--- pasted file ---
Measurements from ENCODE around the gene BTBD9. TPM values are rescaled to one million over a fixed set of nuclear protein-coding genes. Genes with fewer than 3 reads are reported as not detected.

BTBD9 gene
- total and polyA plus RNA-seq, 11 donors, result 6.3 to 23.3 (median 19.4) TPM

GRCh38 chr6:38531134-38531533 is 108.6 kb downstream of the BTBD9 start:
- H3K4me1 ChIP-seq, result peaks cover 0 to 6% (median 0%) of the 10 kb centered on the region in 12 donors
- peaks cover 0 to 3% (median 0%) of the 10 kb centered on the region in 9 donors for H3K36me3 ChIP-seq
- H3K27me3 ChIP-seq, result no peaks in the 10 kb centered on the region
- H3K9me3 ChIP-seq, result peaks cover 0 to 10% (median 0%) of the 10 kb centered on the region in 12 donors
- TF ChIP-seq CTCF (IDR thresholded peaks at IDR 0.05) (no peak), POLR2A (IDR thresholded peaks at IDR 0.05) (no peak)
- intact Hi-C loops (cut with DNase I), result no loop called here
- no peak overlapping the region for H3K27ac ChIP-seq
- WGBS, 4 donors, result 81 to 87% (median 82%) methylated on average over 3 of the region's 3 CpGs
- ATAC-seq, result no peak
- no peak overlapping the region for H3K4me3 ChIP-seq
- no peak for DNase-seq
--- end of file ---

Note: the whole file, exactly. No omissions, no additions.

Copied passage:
Measurements from ENCODE around the gene BTBD9. TPM values are rescaled to one million over a fixed set of nuclear protein-coding genes. Genes with fewer than 3 reads are reported as not detected.

BTBD9 gene
- total and polyA plus RNA-seq, 11 donors, result 6.3 to 23.3 (median 19.4) TPM

GRCh38 chr6:38531134-38531533 is 108.6 kb downstream of the BTBD9 start:
- H3K4me1 ChIP-seq, result peaks cover 0 to 6% (median 0%) of the 10 kb centered on the region in 12 donors
- peaks cover 0 to 3% (median 0%) of the 10 kb centered on the region in 9 donors for H3K36me3 ChIP-seq
- H3K27me3 ChIP-seq, result no peaks in the 10 kb centered on the region
- H3K9me3 ChIP-seq, result peaks cover 0 to 10% (median 0%) of the 10 kb centered on the region in 12 donors
- TF ChIP-seq CTCF (IDR thresholded peaks at IDR 0.05) (no peak), POLR2A (IDR thresholded peaks at IDR 0.05) (no peak)
- intact Hi-C loops (cut with DNase I), result no loop called here
- no peak overlapping the region for H3K27ac ChIP-seq
- WGBS, 4 donors, result 81 to 87% (median 82%) methylated on average over 3 of the region's 3 CpGs
- ATAC-seq, result no peak
- no peak overlapping the region for H3K4me3 ChIP-seq
- no peak for DNase-seq